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  1. #1
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    How much light do you really need?

    I was recently in the market for a front light.

    I ended up with a TAZ 1200 which seems to make night into day. I have ridden in the pitch dark and to be honest cannot see the need for any more light.

    On the low power setting it is adequate but you'd be wanting for more, but on high power it really does light up the trail ahead like daytime.

    Now I see light systems offering 6,000 lumens and more.

    I guess you can never have TOO MUCH light in front of you, but is 6,000 or 7,000 lumens not overkill?

    What would people say was a reference point, where you have enough output for most situations. 1,000 lumens?

  2. #2
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    It's a matter of opinion. Every year the standard of what is adequate increases. When you have a massive amount of light you need to make sure its not too focused or else it washes out the terrain. It's all about what you think you need and what you're willing to spend and carry around. I think in order to properly utilize 6k lumens we need better reflectors/optics as well as better heat sinking and batteries, so that's a few years off.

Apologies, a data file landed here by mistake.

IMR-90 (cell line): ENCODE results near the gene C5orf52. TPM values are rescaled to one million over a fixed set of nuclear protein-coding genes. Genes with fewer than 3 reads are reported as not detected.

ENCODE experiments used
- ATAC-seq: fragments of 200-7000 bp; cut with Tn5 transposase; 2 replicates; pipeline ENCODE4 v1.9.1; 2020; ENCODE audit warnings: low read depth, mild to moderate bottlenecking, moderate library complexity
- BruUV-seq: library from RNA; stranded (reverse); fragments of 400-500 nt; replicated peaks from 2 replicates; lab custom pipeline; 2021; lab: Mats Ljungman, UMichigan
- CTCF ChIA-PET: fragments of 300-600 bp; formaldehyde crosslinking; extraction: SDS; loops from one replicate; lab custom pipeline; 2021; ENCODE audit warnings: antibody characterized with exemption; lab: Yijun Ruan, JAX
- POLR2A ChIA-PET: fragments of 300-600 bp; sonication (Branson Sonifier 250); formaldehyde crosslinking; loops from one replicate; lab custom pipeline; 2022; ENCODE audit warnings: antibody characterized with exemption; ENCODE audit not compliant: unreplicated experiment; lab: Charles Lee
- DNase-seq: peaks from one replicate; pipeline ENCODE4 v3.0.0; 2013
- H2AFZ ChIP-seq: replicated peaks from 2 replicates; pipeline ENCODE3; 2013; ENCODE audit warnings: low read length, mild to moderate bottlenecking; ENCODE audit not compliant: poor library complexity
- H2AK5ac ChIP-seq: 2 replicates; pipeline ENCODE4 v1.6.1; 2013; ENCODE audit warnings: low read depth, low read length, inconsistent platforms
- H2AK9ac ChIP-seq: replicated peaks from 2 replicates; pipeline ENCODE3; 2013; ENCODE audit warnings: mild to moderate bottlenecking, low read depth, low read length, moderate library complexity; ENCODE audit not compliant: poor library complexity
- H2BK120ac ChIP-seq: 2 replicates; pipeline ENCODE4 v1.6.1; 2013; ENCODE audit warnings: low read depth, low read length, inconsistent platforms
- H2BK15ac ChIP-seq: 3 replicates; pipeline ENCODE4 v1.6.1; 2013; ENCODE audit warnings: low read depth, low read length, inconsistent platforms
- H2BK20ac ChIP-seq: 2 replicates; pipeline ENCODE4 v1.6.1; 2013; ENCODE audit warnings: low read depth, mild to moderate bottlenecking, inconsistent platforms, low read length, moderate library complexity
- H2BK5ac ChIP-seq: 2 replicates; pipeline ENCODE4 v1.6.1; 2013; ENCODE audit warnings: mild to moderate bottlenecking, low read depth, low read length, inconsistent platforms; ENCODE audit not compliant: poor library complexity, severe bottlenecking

3. #3
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    My TAZ splits the 1200 lumens over three LED's.

    My friend has a single LED 1,000 lumen light and it is nowhere near as bright, plus it seems to dim after a while. If you turn it off for a few minutes it regains it's brightness.
    A lighting guy l know showed me the other week, a 1,000 watt (not lumens, watts) LED chip. The chip was small enough to fit in a bike light, obviously it needed a lot of power to operate, plus a heat sink, but the light it put out was unbelievable from such a small device.
    If you put that on a bike you would have aircraft landing on your head.

  4. #4
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    Lotus, there is no answer to this question. You can say 'as much as you want' or 'as much as you need'. Everybody needs and wants differ.

    I for instance bought a Taz 1200 and Volt 1200 and on the handlebar I thought both of them were terrible. I'm saying on the handlebar specifically because I think on a helmet they would be better (the light has further to travel and can light up a bigger area). I'm saying this because I run my Gloworm X2 v2 at MED setting (about 900 lumens I think) on my helmet and it lights up the trails better than either the higher output Taz or Volt on the handlebar.

    I find the 900 lumen X2 on the lid sufficient, but the 1200 handlebar lights insufficient.

    There are other things to think of too. Optics, reflectors and beam pattern can make or break a light. A 900 lumen light with a good beam pattern might be better than a 1500 lumen light with a poor beam pattern. Also, spot patterns tend to be preferable for going fast (like on the road) and floods for going slower (typically on a mtb).

    Also, battery quality, run time and weight also plays a big role. No use in having a 3600 lumen light but it can only run for 45 minutes at that output, or the battery weighs 3 pounds maybe.